In 1971 then-US President Richard Nixon famously declared war on drugs, declaring drug abuse ‘public enemy number one’. That war’s now been raging for more than 45 years at an estimated cost in the US alone of over $1 trillion.
However, throughout that time scientists have continuously fraternised with the enemy, conducting research into the potential health and medicinal benefits of certain drugs and other psychoactive substances.
With the recent spate of legalisation of cannabis across the US (it’s now legal for medicinal use across 32 states and Washington, DC) and the UK (cannabis was recently legalised for medicinal use following the high-profile cases of several severely epileptic children) more and more governments are starting to take medicinal properties of these substances more seriously.
In this article I’ll start off with taking a look at cannabis following its success, before moving onto the medicinal benefits of other substances traditionally seen as a scourge on society.
According to the US National Institute of Health, people have used the marijuana plant to treat their ailments for over 3,000 years. Today, it’s being used to treat chronic pain, muscle spasms and epilepsy.
3,000 years later, GW Pharmaceuticals recently won the first FDA approval for a marijuana plant-derived drug this year. Epidiolex, as it is known, is used to treat seizures associated with Lennox-Gastaut or Dravet Syndrome in patients older than 2 years old. These are rare, difficult to control, forms of epilepsy.
The drug uses cannabidiol (CBD) as the active ingredient which doesn’t provide the ‘high’ usually associated with marijuana. That comes from tetrahydrocannabinol (THC) which also has medicinal benefits but also has psychoactive side effects.
Research into the use of cannabis and the marijuana plant is by far the most advanced, with medicinal (and even recreational) use of the drug becoming more widespread in various countries around the world.
Coca leaves were thought to originate in the amazon rainforest, and spread to the Andes. The leaves were used by indigenous tribes as a stimulant – a source of energy and a way to increase heart rate in the high-altitude mountains.
Fast forward to 1850 and cocaine was first used as a medicinal purposes when scientists noticed a numbing effect when the leaves were rubbed on the tongue. This was then developed as being useful in eye surgery as the alternative anaesthetics available at the time, ether and chloroform, made the patients vomit.
And, if you weren’t aware, it’s very difficult to operate on the eyes of a vomiting patient without causing serious damage. This meant, pre-coca anaesthetic, patients were having cataract surgery without any anaesthetic.
Enthusiasm waned for its’ medicinal use though when overdose deaths became more widespread on the operating table and it became evident that, in powdered or crystal form, it was a highly addictive substance.
In today’s clinical setting, cocaine is still used albeit in a highly regulated environment, as a topical anaesthetic. When applied to skin, there are few other substances that share its’ anaesthetic and vasoconstricting properties. It’s also only used topically, meaning it is included in a solution and applied to skin – not ingested.
Traditionally associated with the ‘party drug’ ecstasy, MDMA was first developed by a German pharmaceutical company in 1912 as a parent compound to synthesize medications that control bleeding.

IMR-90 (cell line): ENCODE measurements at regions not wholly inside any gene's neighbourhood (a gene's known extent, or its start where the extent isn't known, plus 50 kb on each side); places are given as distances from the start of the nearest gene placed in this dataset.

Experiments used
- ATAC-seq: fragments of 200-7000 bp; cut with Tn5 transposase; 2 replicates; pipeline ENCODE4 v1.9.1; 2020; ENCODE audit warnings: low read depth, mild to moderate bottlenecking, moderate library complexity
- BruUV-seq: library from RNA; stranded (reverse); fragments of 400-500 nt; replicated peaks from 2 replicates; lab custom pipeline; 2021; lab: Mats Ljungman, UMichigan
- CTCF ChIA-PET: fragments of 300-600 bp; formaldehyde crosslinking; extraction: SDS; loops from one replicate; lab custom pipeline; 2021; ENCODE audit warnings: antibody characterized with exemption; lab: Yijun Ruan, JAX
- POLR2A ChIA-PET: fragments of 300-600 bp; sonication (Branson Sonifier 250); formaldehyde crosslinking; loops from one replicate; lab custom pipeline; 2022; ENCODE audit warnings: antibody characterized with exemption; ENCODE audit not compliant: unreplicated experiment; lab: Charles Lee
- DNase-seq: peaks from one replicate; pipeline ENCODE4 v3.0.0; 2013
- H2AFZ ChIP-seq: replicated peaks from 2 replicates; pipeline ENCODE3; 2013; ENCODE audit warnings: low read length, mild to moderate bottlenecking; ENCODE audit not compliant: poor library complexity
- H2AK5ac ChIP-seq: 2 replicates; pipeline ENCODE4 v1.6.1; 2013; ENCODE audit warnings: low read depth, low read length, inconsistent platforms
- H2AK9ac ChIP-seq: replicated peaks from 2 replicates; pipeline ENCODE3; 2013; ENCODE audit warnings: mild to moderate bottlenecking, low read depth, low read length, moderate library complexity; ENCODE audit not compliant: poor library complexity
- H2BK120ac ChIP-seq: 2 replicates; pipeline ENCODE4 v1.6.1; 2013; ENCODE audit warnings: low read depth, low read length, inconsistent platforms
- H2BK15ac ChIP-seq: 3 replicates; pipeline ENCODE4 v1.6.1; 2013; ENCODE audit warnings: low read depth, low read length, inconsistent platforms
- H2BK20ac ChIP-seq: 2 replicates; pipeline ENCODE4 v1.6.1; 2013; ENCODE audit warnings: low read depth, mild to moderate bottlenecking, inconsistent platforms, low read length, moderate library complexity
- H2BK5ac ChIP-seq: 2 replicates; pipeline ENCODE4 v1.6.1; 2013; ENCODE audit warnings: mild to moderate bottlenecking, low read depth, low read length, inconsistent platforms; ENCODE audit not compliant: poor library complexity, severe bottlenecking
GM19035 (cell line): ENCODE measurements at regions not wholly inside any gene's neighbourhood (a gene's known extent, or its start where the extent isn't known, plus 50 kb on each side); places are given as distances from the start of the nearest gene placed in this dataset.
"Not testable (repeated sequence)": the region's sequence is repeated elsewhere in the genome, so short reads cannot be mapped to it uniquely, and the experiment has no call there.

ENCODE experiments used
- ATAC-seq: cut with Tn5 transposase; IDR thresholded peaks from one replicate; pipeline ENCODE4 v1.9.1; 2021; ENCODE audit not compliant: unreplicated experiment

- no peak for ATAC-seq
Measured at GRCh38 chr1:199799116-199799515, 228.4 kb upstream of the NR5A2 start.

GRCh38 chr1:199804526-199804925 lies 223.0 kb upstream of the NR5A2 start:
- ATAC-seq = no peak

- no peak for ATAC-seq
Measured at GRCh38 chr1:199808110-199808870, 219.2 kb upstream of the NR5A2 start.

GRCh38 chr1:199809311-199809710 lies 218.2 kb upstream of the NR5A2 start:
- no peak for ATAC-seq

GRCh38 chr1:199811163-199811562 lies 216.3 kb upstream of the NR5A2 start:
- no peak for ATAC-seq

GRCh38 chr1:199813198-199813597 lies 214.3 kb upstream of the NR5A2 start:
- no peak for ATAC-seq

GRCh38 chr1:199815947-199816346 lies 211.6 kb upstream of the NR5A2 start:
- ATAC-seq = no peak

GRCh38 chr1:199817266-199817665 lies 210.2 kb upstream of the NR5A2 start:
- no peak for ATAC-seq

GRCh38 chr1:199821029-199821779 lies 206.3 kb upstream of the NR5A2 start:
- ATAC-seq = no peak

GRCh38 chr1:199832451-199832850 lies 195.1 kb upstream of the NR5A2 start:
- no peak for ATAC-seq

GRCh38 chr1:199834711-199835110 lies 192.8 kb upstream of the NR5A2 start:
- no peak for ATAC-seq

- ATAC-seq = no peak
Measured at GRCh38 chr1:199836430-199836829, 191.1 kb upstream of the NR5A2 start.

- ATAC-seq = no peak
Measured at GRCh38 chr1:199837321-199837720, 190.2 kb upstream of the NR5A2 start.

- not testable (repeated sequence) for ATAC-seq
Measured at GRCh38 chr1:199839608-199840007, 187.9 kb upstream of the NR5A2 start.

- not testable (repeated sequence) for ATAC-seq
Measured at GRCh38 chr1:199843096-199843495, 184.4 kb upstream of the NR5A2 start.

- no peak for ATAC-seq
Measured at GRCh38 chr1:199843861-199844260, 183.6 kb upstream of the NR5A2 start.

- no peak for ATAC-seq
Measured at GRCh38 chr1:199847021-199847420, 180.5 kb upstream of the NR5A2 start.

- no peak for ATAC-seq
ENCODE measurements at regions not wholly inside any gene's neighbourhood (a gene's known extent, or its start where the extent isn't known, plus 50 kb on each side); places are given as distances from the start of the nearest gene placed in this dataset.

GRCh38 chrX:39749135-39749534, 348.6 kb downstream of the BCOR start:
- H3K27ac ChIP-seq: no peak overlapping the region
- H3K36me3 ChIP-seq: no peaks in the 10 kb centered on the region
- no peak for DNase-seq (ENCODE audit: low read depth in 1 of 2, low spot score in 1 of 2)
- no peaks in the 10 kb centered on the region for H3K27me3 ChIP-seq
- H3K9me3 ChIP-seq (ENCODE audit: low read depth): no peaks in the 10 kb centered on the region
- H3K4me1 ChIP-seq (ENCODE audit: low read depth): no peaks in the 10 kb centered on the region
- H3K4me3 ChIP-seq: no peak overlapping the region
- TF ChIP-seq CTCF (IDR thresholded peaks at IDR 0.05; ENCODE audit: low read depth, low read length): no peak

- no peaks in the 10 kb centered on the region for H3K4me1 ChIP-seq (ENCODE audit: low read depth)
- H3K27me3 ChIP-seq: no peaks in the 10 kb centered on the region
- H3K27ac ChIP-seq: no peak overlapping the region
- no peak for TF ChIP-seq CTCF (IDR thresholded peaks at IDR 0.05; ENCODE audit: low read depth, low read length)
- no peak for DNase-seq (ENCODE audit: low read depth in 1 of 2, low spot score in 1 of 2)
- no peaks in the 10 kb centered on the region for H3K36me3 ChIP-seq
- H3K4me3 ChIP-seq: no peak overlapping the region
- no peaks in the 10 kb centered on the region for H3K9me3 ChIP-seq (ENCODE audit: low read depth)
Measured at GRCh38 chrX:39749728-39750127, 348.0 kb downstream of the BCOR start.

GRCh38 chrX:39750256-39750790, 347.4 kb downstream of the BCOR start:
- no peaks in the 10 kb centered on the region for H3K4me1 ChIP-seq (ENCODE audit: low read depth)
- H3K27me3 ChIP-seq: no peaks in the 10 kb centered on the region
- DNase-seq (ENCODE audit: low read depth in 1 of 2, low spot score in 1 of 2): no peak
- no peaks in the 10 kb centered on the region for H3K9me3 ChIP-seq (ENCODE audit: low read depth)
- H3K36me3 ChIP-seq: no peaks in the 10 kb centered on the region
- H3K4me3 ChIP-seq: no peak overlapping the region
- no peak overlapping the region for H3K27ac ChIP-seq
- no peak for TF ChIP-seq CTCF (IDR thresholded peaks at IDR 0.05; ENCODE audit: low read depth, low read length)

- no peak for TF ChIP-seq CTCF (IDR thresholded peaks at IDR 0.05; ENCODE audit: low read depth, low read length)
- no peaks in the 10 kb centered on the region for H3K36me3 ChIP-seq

In medical environments the drug gained a small following from psychiatrists in the 70’s and 80’s as some believed that the effect of the drug enhanced communication and gave patients the ability to achieve insight into their psychological problems.
MDMA has been classed as a Schedule 1 drug in the US since 1985. This is seen as the most dangerous of all drug classifications and have no currently accepted medical use. However, studies have been conducted into the psychological benefits of the substance.
In 1990, the FDA commissioned a study into the effects of the drug as an analgesic for terminally ill patients with no significant breakthroughs. More recently in 2011, the University of Birmingham conducted research into the effects of a modified version of MDMA being used to treat blood cancers. The study found that certain chemical compounds in MDMA had excellent cancer-beating properties, but the doses used in the study would have been fatal in humans.
Whilst there’s clearly a lot more research to be carried out, MDMA could have a part to play in the future treatment of leukaemia, lymphoma and myeloma.
Psilocybin is a naturally occurring compound found in a wide variety of species of, often called ‘magic’, mushrooms.
The use of these plants for their psychotropic and hallucinogenic effects was thought to have been tracked back to Aztec times. It’s thought then that the mushrooms were used to induce a trance-like state which would make communication with the Gods easier.
Today research is being conducted into the benefits that these substances can have when treating a variety of conditions, including OCD, addiction and mood disorders.
So the question I have is, has the ‘war on drugs’ gone a step too far and allowed many people to overlook the benefits of these oft-derided substances? Perhaps the medicinal benefits of cannabis would have been embraced much earlier, improving the quality of life for many, many people if public opinion wasn’t so anti the substance.
Or is wider political policy irrelevant when it comes to the uses of drugs in a medicinal setting?
I’d love to hear your thoughts on the topic. Get in touch below, or via the comments and let me know what you think on the topic!
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